Juneteenth or Freedom Day, is the oldest nationally celebrated commemoration of the ending of slavery. It was on June 19, 1865 that Union soldiers, led by Maj. Gen. Gordon Granger, landed in Galveston, Texas with news that the war had ended and that all slaves were free. Seventy-five years later, Archer Alexander is the second African American to be featured on a U.S. Postal Stamp commemorating the event.The Thirteenth Amendment was ratified on December 6, 1865, when Georgia became the twenty-seventh state to approve it out of the then-total thirty-six states. On October 20, 1940, the U.S. Postal Service issued this stamp with the image of Archer Alexander with President Abraham Lincoln on the Emancipation Memorial. The stamp was issued by the U.S. Postal Service in honor of the 75th Anniversary of Congress’ ratification of the Thirteenth Amendment which states “Neither slavery nor involuntary servitude, except as a punishment for crime whereof the party shall have been duly convicted, shall exist within the United States, or any place subject to their jurisdiction.”The monument is located in Lincoln Park in Washington, D.C., was dedicated on April 14th, 1876, on the 11th Anniversary of Lincoln’s assassination. The monument was funded entirely by formerly enslaved, freedmen, and U.S. Colored Troops of the Union Army as a memorial to Lincoln. Archer Alexander who was also known as the last fugitive slave was emancipated by Lincoln on September 24, 1863, for his heroic actions and services to the United States Military services. See ArcherAlexander.blog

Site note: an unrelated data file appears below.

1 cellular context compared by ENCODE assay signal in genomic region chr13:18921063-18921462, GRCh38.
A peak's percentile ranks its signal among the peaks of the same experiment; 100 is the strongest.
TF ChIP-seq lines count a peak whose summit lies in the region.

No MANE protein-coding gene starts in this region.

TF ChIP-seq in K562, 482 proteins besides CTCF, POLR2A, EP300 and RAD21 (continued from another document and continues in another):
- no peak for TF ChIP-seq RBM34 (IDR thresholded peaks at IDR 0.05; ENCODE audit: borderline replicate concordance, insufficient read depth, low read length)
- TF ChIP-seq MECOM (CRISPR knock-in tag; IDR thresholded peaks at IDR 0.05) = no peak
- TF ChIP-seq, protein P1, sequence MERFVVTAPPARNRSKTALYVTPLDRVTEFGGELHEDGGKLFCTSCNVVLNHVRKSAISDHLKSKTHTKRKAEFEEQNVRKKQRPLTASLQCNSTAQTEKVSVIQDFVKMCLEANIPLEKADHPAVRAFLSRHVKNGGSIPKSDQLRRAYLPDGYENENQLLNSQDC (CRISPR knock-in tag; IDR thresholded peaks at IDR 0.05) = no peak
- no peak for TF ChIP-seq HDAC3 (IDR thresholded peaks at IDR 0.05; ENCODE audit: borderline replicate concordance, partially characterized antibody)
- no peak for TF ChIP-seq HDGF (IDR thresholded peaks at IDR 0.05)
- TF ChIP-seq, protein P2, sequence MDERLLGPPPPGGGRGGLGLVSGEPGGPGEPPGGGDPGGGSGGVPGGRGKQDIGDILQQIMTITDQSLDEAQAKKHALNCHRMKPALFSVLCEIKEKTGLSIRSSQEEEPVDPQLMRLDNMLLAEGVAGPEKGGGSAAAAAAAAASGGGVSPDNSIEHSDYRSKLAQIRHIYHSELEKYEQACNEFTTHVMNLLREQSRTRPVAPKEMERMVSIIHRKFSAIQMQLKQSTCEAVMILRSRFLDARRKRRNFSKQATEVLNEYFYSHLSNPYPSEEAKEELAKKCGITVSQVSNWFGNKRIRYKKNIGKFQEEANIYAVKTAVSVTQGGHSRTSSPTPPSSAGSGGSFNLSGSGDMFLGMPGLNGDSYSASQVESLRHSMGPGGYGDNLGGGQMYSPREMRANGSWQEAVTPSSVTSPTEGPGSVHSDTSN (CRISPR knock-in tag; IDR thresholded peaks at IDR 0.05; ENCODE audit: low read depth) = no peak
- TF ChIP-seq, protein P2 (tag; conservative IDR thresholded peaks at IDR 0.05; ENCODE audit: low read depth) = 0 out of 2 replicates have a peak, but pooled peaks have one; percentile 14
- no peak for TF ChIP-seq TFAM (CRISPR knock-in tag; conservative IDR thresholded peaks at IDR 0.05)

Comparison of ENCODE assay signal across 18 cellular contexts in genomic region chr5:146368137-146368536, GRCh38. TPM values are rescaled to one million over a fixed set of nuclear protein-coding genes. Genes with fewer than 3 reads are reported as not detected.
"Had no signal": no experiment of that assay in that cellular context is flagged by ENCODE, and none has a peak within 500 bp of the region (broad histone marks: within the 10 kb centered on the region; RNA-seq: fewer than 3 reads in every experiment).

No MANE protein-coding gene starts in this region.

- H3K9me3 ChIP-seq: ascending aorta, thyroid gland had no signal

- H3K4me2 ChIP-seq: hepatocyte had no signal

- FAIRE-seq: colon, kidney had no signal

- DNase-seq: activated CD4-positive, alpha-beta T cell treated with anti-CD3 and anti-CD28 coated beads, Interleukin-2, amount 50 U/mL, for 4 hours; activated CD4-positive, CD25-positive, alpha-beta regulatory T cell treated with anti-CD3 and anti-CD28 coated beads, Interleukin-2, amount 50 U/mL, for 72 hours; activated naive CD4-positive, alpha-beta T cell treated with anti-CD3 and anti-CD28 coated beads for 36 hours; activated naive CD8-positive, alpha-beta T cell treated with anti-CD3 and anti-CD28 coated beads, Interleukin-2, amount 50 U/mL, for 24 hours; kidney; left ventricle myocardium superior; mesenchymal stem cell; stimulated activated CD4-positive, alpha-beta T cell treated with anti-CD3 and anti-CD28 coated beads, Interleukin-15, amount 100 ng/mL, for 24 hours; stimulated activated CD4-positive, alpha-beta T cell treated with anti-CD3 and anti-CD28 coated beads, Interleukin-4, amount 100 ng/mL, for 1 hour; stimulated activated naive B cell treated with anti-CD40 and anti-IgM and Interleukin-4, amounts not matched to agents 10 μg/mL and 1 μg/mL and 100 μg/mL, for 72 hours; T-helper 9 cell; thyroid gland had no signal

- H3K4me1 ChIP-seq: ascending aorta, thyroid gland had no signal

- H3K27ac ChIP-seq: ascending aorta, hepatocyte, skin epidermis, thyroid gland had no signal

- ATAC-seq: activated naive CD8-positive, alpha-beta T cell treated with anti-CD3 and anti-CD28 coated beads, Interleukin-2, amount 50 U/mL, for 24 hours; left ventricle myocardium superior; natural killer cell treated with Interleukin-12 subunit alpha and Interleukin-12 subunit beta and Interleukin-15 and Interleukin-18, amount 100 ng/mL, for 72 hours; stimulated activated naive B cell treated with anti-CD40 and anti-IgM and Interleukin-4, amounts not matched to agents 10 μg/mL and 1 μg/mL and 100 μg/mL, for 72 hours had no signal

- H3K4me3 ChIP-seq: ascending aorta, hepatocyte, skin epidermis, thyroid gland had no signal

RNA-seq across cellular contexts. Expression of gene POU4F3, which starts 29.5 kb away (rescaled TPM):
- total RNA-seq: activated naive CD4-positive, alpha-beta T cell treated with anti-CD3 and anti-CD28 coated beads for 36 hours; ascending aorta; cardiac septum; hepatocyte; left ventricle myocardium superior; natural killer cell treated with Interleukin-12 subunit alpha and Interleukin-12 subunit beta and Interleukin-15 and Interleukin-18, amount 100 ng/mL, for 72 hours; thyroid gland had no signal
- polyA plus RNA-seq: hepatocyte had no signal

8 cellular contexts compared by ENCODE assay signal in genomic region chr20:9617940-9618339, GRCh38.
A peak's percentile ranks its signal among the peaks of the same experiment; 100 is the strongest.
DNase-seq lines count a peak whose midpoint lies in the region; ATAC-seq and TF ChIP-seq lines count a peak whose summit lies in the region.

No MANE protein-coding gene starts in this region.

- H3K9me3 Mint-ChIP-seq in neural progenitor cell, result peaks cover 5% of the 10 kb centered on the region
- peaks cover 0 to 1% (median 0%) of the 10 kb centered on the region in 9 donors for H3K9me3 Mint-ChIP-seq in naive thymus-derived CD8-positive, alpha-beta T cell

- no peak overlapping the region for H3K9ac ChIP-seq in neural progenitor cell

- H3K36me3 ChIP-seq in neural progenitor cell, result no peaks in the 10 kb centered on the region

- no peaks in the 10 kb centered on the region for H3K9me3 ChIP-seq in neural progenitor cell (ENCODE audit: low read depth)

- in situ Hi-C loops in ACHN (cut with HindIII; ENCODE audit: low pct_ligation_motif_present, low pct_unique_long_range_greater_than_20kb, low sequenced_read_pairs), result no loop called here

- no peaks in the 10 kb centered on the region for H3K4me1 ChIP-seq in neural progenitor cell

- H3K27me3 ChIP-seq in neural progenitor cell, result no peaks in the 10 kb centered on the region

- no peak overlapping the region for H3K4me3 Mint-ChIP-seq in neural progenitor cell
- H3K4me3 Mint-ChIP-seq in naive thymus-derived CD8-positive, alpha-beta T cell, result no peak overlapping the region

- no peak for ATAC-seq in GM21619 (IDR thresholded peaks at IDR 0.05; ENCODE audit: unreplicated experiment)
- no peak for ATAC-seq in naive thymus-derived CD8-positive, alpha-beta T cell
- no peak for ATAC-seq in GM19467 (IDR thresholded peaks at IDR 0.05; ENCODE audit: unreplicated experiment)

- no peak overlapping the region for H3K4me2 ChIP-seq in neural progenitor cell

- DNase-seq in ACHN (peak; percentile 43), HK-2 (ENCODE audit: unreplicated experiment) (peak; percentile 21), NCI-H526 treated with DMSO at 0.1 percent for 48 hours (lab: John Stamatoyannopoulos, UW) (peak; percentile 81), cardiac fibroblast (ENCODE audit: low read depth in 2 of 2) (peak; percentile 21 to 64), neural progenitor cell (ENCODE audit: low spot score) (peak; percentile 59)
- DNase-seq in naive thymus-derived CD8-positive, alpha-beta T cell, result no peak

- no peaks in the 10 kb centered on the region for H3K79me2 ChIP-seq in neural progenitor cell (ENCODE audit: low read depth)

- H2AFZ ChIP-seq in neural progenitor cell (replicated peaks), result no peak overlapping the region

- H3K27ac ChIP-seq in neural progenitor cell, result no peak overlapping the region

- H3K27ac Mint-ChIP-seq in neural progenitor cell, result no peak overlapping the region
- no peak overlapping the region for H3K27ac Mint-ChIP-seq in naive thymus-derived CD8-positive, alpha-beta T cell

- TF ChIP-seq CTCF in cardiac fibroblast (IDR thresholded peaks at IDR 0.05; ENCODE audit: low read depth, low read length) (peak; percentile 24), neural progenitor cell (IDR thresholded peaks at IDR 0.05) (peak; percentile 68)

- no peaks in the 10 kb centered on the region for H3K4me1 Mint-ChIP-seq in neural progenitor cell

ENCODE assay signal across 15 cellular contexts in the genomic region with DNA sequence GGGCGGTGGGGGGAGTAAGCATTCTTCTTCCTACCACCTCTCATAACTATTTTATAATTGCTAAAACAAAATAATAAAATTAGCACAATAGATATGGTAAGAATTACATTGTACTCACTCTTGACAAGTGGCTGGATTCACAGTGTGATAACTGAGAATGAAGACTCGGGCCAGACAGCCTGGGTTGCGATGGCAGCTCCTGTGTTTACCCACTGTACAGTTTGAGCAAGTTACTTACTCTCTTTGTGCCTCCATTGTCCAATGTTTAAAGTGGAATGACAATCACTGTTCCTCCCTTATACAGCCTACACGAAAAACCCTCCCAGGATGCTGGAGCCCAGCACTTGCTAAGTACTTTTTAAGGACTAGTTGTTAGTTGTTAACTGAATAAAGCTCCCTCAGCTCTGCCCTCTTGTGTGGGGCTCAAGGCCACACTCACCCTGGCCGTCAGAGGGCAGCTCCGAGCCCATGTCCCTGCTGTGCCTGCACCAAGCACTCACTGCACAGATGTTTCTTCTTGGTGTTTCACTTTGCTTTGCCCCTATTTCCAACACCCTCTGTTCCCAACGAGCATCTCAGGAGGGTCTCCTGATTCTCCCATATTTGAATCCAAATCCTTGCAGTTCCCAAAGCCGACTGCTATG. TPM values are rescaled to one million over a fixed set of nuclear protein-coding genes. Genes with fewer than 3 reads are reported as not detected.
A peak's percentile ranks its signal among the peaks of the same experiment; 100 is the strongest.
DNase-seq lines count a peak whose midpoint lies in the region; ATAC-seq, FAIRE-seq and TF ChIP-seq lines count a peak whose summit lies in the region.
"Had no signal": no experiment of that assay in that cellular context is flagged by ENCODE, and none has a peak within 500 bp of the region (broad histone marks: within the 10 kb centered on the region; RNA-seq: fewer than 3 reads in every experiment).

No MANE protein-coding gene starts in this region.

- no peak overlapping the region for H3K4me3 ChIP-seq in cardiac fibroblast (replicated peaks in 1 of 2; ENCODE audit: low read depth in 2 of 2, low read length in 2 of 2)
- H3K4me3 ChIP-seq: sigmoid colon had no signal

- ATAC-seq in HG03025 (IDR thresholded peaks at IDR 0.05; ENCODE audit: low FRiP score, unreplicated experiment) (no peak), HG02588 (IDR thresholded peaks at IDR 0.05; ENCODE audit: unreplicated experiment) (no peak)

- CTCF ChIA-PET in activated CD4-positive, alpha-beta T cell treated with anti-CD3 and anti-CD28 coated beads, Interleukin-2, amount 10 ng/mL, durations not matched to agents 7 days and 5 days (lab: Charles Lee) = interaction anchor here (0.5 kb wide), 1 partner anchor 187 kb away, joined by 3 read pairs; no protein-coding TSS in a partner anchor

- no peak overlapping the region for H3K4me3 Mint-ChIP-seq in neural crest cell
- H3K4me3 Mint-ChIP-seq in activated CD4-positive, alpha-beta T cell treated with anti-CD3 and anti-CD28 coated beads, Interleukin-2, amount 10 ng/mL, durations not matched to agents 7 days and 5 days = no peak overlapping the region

The Constitution does not require presidential signatures on amendments, but Lincoln added his, making it the only constitutional amendment to be later ratified that was signed by a President.